Yesterday, things had been clicking along normally. I went to work (I’m currently teaching part-time in an adult education program, preparing people to take the GED test), came home, and did stuff around the house. I then picked up my children from school. I didn’t notice anything was off in my mind or spirit until my kids had a little dust-up, an I over-reacted in a major way. My tirade hit such a high octave that my voice began to crack, and still I kept on, though somewhere in the back of my mind, I thought, What the hell is this? Why am I flying off the handle over something relatively minor?
The three of us finally settled down, and I was completely drained. I mean, drained like I’d just spent eight hours toiling away in a middle school language arts classroom (which, for the record, is mighty draining…I used to come home and collapse in bed for two hours). I carried on with other household chores like laundry and getting supper ready while my kids occupied themselves. At one point, my youngest approached me in the kitchen, and I said, “I can’t listen to anything else. I’m sorry. Just please don’t ask me anything right now.” My son, who’s heard this from me before, shrugged and went back to the living room, and I tumbled under wave after wave of guilt.
Right before my wife came home, I sat down and began a post. I got as far what you read below:
This is going to most likely be an ugly and not terribly hopeful post. As I write this, my children are asking me questions, and I’m doing my damndest not to snap back. It’s a losing batttle, I’m afraid.
This happens periodically….
At this point, my wife walked in the door, and my youngest son ran up to her and said, “Daddy said I can’t talk to him now. He can’t listen to any more voices.” My wife looked at me, and I clutched my head and said, “It’s true, I can’t. There’s just too much audio stimulation going on.” Of course, my kids started arguing immediately, and it felt like knives tearing into my brain. I went on the porch to get away from it and deal with laundry.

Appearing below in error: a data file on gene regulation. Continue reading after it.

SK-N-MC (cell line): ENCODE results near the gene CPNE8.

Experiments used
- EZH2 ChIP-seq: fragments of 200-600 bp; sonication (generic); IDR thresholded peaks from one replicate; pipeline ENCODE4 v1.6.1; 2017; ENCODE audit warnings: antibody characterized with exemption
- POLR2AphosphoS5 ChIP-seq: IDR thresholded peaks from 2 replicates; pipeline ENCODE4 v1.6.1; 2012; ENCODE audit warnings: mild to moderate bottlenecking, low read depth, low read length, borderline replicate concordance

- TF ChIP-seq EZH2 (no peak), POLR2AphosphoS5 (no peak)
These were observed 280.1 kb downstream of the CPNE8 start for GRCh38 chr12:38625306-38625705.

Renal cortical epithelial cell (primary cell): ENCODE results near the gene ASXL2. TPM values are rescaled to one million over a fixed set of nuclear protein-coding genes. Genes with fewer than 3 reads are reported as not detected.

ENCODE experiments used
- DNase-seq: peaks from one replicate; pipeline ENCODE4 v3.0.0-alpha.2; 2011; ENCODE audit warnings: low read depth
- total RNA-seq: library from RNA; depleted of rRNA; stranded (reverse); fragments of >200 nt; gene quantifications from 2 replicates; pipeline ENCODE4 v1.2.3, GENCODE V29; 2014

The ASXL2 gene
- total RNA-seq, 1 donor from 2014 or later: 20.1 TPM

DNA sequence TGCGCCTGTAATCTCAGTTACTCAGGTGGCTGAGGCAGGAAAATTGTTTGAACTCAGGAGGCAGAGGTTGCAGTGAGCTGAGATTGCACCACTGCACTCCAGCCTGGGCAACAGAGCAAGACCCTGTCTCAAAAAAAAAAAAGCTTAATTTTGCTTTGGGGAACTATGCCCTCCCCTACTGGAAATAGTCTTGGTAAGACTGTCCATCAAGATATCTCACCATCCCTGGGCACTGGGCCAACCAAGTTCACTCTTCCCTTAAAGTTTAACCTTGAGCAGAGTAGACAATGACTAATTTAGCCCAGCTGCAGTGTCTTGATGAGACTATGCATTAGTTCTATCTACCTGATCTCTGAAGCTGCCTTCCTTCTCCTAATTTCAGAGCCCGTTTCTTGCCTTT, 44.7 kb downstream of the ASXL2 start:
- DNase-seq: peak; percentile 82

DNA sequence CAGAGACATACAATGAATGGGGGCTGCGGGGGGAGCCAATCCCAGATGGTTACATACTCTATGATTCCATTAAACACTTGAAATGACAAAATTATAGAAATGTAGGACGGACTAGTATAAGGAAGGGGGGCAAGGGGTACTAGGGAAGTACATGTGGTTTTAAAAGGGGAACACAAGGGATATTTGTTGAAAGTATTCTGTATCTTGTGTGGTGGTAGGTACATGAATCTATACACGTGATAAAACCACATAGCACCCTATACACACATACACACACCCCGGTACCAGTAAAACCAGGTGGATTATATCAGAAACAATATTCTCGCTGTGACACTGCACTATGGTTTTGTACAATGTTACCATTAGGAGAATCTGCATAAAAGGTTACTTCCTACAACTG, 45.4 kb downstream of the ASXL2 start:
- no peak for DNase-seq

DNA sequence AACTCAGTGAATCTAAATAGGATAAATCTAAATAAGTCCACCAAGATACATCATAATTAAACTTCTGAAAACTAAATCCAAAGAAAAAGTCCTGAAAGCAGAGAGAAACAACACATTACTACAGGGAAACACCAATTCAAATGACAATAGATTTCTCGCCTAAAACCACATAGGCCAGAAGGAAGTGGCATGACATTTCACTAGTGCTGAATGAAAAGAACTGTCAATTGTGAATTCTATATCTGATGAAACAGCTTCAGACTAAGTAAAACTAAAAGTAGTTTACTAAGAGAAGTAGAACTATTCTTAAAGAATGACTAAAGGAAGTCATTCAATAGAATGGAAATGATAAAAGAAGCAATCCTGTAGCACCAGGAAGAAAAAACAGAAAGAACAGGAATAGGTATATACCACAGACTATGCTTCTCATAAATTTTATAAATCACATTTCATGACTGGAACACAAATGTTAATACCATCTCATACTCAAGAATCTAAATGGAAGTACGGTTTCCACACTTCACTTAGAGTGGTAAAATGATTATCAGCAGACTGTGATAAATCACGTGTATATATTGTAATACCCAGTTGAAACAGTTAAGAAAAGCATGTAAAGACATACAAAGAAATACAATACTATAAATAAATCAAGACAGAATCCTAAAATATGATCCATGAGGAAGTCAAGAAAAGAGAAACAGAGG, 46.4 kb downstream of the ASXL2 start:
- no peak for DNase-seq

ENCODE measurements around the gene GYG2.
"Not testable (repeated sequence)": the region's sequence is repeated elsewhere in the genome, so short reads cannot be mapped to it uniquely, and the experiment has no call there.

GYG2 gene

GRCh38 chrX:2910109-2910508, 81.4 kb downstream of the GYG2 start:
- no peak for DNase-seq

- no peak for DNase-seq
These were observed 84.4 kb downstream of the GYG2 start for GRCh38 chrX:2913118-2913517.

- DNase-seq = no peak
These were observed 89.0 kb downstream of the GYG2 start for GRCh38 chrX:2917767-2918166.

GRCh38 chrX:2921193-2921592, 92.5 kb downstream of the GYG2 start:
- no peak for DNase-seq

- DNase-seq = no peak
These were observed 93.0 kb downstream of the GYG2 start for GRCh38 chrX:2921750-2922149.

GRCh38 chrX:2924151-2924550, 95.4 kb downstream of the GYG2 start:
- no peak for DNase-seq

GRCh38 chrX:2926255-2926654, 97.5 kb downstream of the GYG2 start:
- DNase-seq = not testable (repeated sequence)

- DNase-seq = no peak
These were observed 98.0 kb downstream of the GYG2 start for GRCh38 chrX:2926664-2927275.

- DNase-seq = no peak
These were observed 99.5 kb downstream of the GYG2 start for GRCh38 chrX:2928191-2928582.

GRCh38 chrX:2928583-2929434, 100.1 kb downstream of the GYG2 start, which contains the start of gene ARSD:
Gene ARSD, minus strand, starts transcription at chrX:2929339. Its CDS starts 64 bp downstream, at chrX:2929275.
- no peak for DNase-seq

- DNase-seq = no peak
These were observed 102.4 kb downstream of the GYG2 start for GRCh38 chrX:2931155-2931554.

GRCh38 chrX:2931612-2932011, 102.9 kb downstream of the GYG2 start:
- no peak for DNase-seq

All the while, the noise in my head kept on, joined by the hyper-critical voice that was one reason I used to drink: to shut that fucker up. I don’t understand, I thought amid all the mental and spiritual chaso. This wasn’t a bad day. I shouldn’t want to crawl into bed and shut everyone out.
And then I passed the cabinet where we keep medicine. I looked at my bottle of anti-anxiety/anti-depressant medicine. “Oh, bloody hell,” I said. “I didn’t take it.
I’m normally med-compliant. If I don’t take my medicine every morning, I usually fare all right until the afternoon, and then the wheels come off. Or they can come off. I’ve certainly missed a dose before and not had an issue. That wasn’t the case yesterday.
I walked into the living room and told my family I’d missed a dose. My oldest son glanced up from his game and said, “Well, that explains a lot.” And it does. I went back to the kitchen and took my pill. About an hour later, I felt a little more like myself.
This experience comes on the heels of another one that surprised me. I’ve developed a crippling fear of dentists, which I never had growing up. Now, I feel trapped and like I’m going to choke to death when I’m in the chair. Anyway, I hadn’t been to the dentist in something like two years, so I asked my doctor for a Klonapin to calm me down. I took Klonapin daily during my ill-advised year back teaching in the public school setting. It worked like a charm then, and when I quit, I also quit taking Klonapin. No withdrawl and no regrets.
But I was freaking the hell out about going to the dentist, so I took one. I expected to calm right down have that feeling of relief as my obsessive, terrifying thoughts were put behind a wall. That’s what it always felt like; the thoughts were still there, but they were trapped. I could carry on with my day.
This time, though, the thoughts remained and within five minutes, I felt inebriated. I couldn’t walk straight, let alone think straight. “I feel drunk,” I told my wife, who was going to drive me to the dentist. “And I don’t like it.”
That was the freaky–but good, I suppose–thing: I hated the feeling. I hated that I started babbling about nonsense, just like I did when I drank. It got to the point on the drive to the dentist that my wife looked at me and said, “You need to tone it down before you get there. You’re rambling.”
The dentist visit wasn’t pleasant, but I guess the pill worked enough that I didn’t bolt from the office. But my anxiety was almost through the roof the entire time. When I finished and walked home, I was furious: the pill hadn’t done what it was supposed to, I hated dentists, and the world could go fuck itself. Why these thoughts? I was coming down,l that’s why.
I’ve been using essential oils for quite some time now, and I’ve recently added Copaiba oil, which has an almost immediate calming effect on me. I believe I’ll stick with that when I go back to the dentist (and, in future posts, I may mention some other oils that benefit my emotional well-being).
Gah, what a long post. Thanks for reading. Happy sober Friday.